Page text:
Furbies have been around since the late 1990s, an early smart toy and onetime “must-have” item that has proven surprisingly resilient despite the fact that their googly nonsense language and wildly oscillating eyes clearly mark them as things that need to be murdered. The central appeal of the Furby is that it learns gradually to speak and can make a variety of lifelike facial expressions, with more recent ones even developing specific personalities over time. All of these qualities add up to make the Furby seem almost sentient, and thus more satisfying to watch die.
The father-son team of What’s Inside? have created a short film documenting what happens when both a new Furby Connect and a vintage Furby are split in two with a water jet. The results are powerful and extremely dark.
The good stuff begins around 2:49, when the Furby wiggles with joy before its eyes dilate with a black ink, as if viewing in advance the tortures that await it. One eye begins weeping, then the next, before a viscous goo starts burbling from the Furby’s beak. The beloved toy lurches gently to the side, then down, the life leaving its body, before its underside is ruptured in one final act of humiliation. Finally, the water jet finishes its dark deed.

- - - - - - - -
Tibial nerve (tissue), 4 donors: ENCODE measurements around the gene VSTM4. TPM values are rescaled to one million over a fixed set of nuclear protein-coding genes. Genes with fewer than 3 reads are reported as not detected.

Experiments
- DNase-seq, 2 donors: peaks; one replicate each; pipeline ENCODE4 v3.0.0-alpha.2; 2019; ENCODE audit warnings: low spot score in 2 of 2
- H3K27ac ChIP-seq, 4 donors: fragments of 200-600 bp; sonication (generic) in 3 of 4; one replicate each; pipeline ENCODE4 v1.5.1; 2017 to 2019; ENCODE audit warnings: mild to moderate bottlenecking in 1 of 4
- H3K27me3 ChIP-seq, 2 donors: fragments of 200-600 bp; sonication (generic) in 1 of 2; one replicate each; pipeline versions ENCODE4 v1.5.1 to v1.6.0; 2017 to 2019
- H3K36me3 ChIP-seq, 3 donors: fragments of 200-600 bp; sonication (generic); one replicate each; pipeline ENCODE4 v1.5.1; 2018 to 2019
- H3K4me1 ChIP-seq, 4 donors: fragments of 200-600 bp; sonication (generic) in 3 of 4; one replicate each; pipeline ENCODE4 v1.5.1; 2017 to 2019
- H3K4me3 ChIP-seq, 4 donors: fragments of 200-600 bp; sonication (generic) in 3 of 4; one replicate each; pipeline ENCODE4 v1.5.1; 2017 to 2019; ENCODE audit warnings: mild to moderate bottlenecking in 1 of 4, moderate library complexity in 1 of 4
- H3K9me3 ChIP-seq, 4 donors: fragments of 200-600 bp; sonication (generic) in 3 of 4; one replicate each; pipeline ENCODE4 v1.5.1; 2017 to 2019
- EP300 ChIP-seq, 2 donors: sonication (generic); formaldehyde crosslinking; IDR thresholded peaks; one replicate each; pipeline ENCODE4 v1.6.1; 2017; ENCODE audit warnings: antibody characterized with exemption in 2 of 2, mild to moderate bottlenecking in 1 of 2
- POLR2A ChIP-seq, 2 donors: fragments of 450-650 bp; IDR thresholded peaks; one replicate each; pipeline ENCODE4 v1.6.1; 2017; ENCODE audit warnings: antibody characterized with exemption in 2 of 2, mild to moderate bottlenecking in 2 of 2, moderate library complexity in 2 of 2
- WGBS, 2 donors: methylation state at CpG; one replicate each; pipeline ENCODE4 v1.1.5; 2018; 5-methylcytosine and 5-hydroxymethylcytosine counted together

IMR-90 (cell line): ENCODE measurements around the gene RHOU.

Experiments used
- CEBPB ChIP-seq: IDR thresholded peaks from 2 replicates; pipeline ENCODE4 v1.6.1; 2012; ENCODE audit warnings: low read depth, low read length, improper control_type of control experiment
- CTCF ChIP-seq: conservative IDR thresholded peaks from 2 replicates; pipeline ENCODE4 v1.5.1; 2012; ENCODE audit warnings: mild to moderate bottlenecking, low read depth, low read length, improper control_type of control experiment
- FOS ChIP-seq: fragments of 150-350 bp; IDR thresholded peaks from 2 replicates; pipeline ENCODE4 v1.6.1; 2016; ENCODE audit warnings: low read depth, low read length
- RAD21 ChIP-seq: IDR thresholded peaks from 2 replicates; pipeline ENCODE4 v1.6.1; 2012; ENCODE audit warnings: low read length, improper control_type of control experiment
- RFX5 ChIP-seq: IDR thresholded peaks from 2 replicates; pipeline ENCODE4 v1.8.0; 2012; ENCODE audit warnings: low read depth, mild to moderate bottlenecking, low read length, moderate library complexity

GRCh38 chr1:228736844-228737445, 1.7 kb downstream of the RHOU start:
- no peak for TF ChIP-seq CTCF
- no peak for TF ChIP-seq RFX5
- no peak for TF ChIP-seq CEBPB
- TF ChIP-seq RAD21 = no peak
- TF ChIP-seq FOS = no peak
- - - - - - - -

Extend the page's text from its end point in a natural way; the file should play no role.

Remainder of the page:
The vintage Furby’s death provides far fewer thrills, which is only proof that advances in machine learning will decidedly lead to advances in machine murdering. After the Furbies are split in two, the depravity continues, as two halves from the different Furbies are then pieced together in a macabre act of rehabilitation before they are then separated and smeared across the asphalt, all to the sound of a child’s laughter.
The answer to the show’s name—“What’s inside?”—turns out to be surprisingly similar pieces in both toys, with a much larger microchip in the new Furby. The answer to “what’s inside” the human mind, however, remains a secret too dark even for YouTube.